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There are occasional exceptions in high-profile cases where the U. While the bulk of U. The resources for such programs should not be sought within the MCA but rather in the form of debt relief for countries emerging from conflict and enhanced country programs with flexible programming authorities, such as the Economic Support Fund ESF. Limited and well-targeted assistance could be usefully employed in parts of failed states, but rarely is. Helping to establish zones of relative security and economic opportunity within these states would make such areas less attractive to potential smugglers, criminals or terrorists.
Even as conflicts continue, the United States could invest such funds in micro-enterprise, education, sanitation and health projects in the more stable parts of Somalia and Congo; it could also increase assistance in parts of rebel-held Sudan. In these and many other relative no-go zones, U. The benefits of such interventions for the local populations are clear. However, given the transnational nature of health threats and the toll they take on development, scaling up such programs in conflict zones would also benefit neighboring countries.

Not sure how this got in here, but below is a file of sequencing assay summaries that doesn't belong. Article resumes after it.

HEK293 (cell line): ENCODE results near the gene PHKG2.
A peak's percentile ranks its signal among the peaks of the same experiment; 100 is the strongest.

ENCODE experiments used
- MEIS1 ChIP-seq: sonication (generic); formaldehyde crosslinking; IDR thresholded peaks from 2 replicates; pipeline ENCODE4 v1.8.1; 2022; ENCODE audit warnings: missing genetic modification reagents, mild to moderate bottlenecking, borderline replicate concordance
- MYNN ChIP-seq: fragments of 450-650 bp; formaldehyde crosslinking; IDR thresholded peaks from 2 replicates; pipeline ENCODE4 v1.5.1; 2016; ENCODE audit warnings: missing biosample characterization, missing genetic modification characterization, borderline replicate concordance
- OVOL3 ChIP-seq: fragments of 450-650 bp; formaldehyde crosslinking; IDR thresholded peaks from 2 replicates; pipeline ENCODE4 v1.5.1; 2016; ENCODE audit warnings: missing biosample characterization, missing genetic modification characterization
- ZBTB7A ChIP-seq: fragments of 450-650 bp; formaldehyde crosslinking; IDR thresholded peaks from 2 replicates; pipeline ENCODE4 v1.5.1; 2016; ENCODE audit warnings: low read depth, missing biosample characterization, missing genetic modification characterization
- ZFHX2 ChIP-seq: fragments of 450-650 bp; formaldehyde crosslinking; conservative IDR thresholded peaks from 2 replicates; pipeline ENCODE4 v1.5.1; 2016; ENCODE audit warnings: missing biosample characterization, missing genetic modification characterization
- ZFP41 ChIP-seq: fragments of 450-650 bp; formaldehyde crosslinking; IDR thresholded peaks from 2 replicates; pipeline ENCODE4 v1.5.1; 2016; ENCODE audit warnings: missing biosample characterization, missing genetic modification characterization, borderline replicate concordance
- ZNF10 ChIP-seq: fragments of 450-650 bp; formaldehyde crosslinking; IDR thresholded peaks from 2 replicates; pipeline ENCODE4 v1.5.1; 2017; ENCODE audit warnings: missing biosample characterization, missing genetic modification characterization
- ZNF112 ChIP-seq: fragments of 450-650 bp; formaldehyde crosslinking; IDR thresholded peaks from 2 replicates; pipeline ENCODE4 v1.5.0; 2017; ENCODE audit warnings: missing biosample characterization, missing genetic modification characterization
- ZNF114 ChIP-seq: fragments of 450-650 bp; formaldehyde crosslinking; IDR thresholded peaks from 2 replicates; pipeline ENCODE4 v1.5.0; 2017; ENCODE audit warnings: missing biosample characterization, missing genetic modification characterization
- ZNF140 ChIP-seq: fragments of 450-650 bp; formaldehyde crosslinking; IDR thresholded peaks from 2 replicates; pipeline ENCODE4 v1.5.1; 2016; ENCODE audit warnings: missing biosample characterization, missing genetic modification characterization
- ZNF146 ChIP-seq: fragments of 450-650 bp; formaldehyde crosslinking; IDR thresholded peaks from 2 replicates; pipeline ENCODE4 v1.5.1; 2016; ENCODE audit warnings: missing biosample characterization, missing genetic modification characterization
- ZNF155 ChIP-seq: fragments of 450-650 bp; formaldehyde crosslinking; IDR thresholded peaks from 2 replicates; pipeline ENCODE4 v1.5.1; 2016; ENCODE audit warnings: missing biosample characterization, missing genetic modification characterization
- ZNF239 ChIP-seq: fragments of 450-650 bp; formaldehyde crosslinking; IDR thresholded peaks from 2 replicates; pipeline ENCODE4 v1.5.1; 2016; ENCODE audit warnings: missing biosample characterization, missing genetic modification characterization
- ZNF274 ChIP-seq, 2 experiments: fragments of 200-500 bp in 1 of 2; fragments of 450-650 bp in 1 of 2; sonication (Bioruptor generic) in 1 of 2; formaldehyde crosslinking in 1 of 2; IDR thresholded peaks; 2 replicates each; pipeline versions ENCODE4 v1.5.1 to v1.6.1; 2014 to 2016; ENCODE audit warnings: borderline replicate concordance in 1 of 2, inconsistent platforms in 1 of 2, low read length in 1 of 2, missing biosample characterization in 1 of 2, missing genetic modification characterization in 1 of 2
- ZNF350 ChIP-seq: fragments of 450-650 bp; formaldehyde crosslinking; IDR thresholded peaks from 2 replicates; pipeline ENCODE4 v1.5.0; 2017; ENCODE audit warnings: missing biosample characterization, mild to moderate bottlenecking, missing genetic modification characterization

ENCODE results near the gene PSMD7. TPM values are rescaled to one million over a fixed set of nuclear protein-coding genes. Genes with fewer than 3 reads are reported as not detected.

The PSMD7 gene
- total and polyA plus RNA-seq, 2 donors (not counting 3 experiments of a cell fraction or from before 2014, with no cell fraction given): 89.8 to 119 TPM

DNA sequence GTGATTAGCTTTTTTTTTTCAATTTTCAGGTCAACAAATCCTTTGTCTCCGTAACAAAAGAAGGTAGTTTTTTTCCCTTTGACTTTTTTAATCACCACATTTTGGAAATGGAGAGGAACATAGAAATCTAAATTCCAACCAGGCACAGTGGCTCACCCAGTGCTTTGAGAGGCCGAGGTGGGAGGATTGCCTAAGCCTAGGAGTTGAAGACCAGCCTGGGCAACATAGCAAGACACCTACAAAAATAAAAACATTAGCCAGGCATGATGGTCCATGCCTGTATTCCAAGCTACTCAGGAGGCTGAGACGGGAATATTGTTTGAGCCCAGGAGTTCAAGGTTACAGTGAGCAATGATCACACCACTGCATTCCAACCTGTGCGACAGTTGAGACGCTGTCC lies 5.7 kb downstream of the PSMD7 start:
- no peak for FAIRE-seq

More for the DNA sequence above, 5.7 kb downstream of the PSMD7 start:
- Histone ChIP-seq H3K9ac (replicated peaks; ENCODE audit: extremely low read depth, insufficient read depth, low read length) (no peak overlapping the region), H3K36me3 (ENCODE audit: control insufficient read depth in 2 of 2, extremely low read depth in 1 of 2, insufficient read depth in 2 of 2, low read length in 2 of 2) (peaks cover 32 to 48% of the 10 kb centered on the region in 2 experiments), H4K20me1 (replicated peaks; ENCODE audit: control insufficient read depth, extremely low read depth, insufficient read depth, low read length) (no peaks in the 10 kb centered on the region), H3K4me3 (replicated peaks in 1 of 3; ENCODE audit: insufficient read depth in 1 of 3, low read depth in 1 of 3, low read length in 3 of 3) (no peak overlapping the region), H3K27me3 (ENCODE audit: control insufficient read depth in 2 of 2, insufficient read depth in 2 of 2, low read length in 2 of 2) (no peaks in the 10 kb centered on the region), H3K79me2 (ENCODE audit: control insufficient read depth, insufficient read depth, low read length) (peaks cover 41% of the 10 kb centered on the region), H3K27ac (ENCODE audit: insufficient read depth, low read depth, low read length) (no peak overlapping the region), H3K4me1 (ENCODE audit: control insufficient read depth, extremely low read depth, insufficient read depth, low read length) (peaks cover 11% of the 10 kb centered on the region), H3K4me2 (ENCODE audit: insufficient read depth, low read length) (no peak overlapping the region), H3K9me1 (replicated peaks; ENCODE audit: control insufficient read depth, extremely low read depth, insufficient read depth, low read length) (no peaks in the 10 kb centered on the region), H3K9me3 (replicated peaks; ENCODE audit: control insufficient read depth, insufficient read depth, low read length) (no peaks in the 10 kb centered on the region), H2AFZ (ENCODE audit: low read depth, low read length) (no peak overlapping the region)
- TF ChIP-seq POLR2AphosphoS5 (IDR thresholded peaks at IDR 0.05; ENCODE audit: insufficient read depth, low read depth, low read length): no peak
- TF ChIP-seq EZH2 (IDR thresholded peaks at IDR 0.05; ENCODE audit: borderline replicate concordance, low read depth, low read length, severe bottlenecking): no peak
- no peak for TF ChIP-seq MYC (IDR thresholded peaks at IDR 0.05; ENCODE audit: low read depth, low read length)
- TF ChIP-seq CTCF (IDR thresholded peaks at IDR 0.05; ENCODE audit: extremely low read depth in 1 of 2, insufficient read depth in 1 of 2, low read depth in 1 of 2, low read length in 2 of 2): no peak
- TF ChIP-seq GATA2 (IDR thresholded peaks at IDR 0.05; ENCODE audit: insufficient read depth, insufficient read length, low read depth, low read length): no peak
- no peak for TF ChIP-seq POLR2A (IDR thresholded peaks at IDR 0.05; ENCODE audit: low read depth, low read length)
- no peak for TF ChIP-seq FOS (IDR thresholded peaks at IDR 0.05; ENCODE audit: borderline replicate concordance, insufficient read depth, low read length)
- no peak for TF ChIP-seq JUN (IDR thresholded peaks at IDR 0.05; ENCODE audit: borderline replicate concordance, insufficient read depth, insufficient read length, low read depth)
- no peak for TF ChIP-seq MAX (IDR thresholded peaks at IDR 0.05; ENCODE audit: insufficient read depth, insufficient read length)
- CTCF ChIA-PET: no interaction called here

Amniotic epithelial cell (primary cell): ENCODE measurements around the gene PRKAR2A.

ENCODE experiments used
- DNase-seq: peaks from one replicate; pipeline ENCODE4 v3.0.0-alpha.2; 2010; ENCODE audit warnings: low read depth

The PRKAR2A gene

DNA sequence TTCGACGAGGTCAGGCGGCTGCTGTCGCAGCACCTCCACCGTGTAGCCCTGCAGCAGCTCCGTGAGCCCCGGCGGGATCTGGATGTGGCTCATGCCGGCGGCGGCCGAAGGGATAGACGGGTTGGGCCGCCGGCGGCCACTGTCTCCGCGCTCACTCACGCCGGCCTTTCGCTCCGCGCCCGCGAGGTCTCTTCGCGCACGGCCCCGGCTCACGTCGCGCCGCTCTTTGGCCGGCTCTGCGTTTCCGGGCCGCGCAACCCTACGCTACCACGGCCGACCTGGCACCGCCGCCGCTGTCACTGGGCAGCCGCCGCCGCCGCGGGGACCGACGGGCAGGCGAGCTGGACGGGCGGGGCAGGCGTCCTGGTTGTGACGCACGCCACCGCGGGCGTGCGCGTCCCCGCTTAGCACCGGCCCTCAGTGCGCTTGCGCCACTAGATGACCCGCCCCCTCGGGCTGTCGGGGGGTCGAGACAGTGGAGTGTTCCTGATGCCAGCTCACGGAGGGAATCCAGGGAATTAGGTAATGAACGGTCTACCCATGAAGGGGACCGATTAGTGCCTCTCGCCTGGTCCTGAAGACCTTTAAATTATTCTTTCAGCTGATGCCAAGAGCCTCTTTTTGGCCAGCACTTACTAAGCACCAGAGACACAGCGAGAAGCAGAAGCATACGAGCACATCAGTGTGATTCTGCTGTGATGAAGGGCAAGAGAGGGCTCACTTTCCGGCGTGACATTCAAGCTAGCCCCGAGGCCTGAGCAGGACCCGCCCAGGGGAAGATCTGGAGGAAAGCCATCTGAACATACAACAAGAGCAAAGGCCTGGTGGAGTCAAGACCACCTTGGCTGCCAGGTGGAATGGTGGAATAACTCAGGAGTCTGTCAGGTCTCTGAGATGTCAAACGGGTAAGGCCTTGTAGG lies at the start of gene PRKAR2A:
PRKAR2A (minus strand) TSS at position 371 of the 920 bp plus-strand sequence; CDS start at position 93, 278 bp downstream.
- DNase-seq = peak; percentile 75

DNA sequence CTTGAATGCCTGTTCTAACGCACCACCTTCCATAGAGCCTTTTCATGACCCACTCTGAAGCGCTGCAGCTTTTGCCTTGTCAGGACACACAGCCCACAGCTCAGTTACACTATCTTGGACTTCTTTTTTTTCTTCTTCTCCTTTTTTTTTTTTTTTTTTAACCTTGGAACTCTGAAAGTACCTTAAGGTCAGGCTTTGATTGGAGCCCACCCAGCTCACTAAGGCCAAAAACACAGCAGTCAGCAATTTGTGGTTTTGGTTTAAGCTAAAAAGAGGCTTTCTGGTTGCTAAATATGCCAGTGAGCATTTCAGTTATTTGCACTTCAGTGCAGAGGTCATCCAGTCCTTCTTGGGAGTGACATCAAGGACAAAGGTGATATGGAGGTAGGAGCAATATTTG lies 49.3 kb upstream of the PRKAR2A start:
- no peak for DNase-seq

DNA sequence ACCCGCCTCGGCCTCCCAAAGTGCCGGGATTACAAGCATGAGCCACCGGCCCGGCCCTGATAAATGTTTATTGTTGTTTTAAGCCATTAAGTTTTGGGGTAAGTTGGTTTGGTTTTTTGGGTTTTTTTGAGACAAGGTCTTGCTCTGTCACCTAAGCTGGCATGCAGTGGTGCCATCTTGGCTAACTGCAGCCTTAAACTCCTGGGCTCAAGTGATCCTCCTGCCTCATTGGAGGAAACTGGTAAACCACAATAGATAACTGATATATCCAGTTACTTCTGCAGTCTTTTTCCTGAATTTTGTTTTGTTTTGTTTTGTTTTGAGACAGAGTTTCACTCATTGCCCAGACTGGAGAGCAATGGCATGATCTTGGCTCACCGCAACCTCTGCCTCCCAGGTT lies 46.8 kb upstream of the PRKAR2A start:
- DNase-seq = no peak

In post-conflict states, the same pool of U. This has been the U. It should likewise be a priority in countries, where conditions are relatively favorable, as in Angola and Sierra Leone. Trade benefits should also be utilized to aid the rehabilitation of failing states. The United States has opened its markets to 36 African countries under AGOA, but the eligibility criteria clearly are intended to reward satisfactory political and economic performers.
Excluding failing states was logical, given the objectives of AGOA, but consideration should now be given to new ways to spur trade and investment in failing states as one of several means to assist in their long-term recovery. Subsequent legislation could afford at least partial or temporary market access to several failing states. Congo, Burundi, Angola, Sierra Leone, and parts of Somalia could benefit from increased access for certain agricultural products and value-added, light manufactured goods to the U.
Special trade provisions should also be implemented for other weak states in which we have a substantial security stake, including Pakistan, Afghanistan, Bosnia, and Colombia, with the aim of improving stability through accelerated growth and development. This makes good sense. All agreed that the new states needed economic assistance, and the U. But fundamental to the notion of decolonization was the idea that peoples could best govern themselves when free from the shackles, or even the influences, of foreigners.
New states might be poor, it was thought, but they would hold their own by virtue of being independent. While it lasted, the Cold War prolonged the viability of some of the newly independent and other Third World states. Countries with seriously underdeveloped economies and governments received hefty infusions of aid from their former colonial masters as well as from the two superpowers. The systemic corruption that characterized many of the new states did not stop the superpowers from sending foreign aid as they sought to buttress a potential ally in the Cold War.
Granted, most of the foreign aid recipients were not wholly dependent on it.